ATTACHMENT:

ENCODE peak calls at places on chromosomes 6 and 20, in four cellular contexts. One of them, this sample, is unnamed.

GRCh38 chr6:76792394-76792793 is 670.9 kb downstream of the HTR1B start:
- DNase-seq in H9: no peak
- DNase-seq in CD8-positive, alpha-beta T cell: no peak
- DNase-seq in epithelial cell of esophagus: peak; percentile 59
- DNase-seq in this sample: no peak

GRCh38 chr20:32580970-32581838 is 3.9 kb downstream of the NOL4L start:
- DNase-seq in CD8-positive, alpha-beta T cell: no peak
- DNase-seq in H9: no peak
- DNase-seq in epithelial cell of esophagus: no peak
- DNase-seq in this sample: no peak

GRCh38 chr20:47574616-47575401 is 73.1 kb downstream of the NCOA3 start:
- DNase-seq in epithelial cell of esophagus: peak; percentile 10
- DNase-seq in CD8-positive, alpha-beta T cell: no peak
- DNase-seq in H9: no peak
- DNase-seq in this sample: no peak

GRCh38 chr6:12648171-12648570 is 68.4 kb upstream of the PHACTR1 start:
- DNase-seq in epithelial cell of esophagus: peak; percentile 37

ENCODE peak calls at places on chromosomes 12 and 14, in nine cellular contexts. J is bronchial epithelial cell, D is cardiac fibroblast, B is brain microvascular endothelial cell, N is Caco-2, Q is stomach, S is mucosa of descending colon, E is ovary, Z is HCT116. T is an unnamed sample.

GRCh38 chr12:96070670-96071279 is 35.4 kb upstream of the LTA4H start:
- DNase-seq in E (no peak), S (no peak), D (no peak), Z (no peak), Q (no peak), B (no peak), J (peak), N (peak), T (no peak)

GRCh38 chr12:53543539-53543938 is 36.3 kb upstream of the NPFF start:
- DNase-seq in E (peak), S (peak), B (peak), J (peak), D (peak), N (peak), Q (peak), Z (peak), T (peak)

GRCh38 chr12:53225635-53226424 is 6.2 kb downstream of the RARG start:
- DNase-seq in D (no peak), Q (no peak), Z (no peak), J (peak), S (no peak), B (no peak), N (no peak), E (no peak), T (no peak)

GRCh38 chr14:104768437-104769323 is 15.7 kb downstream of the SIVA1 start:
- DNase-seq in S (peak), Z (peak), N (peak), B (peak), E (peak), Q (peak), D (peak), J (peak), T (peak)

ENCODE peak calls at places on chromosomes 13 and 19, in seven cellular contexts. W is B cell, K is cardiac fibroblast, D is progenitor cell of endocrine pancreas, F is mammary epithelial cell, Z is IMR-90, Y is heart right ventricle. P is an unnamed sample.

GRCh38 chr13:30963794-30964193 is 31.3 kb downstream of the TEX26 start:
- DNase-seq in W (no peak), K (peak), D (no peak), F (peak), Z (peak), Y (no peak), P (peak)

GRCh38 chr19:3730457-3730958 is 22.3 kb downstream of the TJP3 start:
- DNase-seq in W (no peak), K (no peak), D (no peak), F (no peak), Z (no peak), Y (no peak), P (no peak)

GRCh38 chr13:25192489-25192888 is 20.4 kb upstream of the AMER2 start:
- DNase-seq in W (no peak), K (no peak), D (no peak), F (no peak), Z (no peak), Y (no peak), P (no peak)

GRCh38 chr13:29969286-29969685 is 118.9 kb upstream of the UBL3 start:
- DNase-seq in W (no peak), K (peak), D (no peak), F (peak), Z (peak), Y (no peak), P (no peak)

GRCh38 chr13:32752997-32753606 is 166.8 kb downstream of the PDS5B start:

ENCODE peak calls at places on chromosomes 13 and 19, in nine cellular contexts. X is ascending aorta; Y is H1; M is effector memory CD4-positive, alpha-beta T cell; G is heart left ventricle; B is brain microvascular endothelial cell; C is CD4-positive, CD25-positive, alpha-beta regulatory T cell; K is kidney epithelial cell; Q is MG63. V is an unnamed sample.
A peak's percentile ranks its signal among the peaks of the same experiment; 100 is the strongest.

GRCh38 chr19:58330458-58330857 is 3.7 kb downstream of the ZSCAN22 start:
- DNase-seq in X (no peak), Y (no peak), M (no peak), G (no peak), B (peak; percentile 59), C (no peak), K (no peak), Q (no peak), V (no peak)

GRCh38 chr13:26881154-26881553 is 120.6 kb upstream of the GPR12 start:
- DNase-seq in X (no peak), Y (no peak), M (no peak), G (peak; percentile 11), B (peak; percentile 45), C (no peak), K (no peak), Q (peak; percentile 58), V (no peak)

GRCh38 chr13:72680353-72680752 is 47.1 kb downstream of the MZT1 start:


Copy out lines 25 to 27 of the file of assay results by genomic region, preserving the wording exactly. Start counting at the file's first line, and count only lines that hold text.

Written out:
- DNase-seq in D (no peak), Q (no peak), Z (no peak), J (peak), S (no peak), B (no peak), N (no peak), E (no peak), T (no peak)

GRCh38 chr14:104768437-104769323 is 15.7 kb downstream of the SIVA1 start:
- DNase-seq in S (peak), Z (peak), N (peak), B (peak), E (peak), Q (peak), D (peak), J (peak), T (peak)